The reigning French Open champion and a surprise American qualifier completed the Miami Open semifinals on Wednesday.
American qualifier Danielle Collins shocked her Florida idol growing up, Venus Williams, defeating the No. 8 seed 6-2, 6-3 on Wednesday night in quarterfinal play.
“I obviously have an incredible amount of respect for Venus, but you kind of have to take the name out of it and just focus on the tennis part and play one point at a time and use your tactics that you come up with your coaches,” Collins told the media. “That’s exactly what I did.”
The two-time NCAA singles champion out of the University of Virginia is the first qualifier in the history of the Miami Open to reach the semifinals after entering the event at No. 93 on the WTA rankings.
“I have put in the hard work my whole life, so at the end of the day, I know I have done literally everything I can do to put myself in the best situation,” said Collins. “And if I win the match, I win the match and it’s awesome. If I lose the match, I lose the match knowing that I did everything in my power to put myself in the best situation.”
It was her seventh win in a row after two victories in the qualifying rounds. She hit two more winners than Williams and dominated return of serve off the former No. 1, who at times looked winded during the match.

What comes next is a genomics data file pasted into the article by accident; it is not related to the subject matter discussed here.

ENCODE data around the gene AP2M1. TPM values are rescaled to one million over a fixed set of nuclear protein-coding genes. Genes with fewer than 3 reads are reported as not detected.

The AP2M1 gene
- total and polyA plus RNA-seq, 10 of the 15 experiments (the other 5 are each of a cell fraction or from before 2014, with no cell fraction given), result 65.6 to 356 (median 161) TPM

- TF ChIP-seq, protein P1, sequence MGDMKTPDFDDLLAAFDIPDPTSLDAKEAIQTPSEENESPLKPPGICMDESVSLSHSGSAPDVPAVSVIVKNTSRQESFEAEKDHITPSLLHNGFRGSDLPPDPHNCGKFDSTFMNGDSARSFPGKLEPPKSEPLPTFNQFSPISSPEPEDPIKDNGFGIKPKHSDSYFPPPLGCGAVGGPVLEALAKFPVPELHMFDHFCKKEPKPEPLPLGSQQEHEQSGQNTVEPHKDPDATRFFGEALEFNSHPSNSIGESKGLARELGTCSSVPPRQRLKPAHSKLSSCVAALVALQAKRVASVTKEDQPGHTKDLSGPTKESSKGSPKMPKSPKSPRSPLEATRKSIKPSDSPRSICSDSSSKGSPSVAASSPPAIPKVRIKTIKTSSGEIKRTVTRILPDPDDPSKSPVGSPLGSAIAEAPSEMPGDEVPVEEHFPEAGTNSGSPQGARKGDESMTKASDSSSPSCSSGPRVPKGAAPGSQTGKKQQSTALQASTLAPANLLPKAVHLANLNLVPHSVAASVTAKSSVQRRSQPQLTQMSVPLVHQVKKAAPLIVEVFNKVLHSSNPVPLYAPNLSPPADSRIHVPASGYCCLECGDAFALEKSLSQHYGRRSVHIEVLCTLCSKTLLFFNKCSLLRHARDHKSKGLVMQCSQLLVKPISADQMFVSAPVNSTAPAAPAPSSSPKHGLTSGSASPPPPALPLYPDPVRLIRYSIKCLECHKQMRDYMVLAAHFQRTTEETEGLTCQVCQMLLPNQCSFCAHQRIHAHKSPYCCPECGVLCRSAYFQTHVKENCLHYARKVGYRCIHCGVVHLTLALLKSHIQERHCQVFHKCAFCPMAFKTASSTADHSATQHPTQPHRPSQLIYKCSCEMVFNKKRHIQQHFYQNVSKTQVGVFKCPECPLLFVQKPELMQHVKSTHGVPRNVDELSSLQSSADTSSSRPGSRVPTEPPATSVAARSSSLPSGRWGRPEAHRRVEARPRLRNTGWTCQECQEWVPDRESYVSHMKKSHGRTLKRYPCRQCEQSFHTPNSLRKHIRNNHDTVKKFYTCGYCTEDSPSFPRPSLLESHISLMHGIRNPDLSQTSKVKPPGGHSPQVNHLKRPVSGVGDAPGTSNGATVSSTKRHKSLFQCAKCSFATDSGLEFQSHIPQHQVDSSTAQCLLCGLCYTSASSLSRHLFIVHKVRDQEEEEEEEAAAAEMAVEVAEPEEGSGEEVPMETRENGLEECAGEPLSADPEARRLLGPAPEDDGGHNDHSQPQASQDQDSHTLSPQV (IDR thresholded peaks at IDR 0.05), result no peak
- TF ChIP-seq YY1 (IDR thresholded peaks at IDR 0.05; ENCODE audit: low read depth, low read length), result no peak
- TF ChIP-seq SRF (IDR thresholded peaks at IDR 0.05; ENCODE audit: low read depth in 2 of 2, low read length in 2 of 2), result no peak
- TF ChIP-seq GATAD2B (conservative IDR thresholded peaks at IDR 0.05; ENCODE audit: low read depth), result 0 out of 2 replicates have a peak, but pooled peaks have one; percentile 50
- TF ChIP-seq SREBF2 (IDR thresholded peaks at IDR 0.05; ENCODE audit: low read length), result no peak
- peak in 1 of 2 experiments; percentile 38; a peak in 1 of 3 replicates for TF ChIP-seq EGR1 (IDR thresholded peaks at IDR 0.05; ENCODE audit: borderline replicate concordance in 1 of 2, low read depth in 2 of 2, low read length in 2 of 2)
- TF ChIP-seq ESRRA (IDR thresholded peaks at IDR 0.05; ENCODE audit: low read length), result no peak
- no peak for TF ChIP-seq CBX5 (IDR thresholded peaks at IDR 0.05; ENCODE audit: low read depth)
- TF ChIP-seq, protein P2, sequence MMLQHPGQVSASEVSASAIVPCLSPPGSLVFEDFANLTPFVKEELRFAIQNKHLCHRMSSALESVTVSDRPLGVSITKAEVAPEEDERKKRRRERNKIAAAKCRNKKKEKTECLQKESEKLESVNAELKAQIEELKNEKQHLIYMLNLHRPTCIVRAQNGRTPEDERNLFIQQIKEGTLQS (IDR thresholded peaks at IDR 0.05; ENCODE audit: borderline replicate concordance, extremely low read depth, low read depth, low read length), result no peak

“I don’t think it was my best night of tennis, but, I mean, there wasn’t a shot she couldn’t make,” Williams said. “So that was just, you know, of course one of those days.”
In the semifinals Collins will meet No. 6 seed Jelena Ostapenko, who upset No. 4 seed Elina Svitolina 7-6(3), 7-6(5).
The reigning French Open champion hit 44 winners to 42 unforced errors in an forceful display.
“Before the match I knew that I have to be very aggressive,” Ostapenko said afterwards. “And when I had a chance, I was going for it. Of course I was missing some because I was trying to play aggressive the whole match, but I think my winners are more than the unforced errors.”
Svitolina said she was dealing with a mystery physical issue that turned mental.
“I was hurting a little bit today, but it was on and off all the time,” Svitolina said afterwards. “Mentally I was a little bit on and off, as well, and didn’t really focus on the right moments and the right things, and, you know, the small things, because she’s such a great player. She doesn’t miss those opportunities.”
Thursday’s semifinals EST will feature Victoria Azarenka vs. Sloane Stephens at 1 p.m., and Ostapenko vs. Collins at 9 p.m.
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